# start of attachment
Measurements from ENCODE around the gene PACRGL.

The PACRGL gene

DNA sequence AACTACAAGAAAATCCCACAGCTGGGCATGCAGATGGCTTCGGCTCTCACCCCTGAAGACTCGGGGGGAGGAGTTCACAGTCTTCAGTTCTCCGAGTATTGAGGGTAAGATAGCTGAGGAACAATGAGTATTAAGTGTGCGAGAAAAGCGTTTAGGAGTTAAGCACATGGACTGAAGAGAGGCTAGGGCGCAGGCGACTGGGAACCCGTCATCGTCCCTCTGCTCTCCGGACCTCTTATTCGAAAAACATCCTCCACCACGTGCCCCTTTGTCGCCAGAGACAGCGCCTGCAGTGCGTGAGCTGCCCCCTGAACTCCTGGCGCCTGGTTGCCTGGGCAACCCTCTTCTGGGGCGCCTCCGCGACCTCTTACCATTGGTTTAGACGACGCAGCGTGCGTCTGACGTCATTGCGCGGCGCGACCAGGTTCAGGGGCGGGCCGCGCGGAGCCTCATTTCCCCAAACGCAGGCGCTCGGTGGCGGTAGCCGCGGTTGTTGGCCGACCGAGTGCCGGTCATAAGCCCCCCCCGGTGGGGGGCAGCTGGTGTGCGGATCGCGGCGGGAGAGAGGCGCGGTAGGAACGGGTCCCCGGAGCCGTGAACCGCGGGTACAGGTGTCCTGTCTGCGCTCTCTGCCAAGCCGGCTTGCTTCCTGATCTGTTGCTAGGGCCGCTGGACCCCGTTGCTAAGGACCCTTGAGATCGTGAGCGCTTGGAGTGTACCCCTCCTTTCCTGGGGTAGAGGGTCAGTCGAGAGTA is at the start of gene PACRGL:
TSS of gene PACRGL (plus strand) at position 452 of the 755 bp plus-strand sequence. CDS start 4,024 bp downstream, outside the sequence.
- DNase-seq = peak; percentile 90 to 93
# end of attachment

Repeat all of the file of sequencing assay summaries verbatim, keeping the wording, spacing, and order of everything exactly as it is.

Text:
Measurements from ENCODE around the gene PACRGL.

The PACRGL gene

DNA sequence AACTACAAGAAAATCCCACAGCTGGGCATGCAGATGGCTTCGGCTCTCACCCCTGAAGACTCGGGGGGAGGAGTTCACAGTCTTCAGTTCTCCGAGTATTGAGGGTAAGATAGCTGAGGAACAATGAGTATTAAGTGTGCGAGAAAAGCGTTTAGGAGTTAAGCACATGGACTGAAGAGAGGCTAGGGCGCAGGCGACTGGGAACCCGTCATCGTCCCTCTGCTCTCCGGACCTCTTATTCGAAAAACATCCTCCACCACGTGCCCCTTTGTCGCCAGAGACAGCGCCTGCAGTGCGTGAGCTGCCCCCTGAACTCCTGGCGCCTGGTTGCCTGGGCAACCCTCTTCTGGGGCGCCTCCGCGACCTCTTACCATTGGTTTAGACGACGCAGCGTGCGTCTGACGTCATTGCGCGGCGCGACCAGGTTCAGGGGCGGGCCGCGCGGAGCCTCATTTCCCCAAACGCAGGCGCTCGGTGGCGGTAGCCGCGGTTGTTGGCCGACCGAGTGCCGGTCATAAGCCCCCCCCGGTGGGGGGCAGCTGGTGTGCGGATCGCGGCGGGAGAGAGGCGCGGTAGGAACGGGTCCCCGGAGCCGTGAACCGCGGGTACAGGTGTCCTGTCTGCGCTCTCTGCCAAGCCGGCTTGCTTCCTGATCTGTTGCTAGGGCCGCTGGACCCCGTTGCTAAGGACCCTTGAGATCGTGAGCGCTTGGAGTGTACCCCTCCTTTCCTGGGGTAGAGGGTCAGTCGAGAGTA is at the start of gene PACRGL:
TSS of gene PACRGL (plus strand) at position 452 of the 755 bp plus-strand sequence. CDS start 4,024 bp downstream, outside the sequence.
- DNase-seq = peak; percentile 90 to 93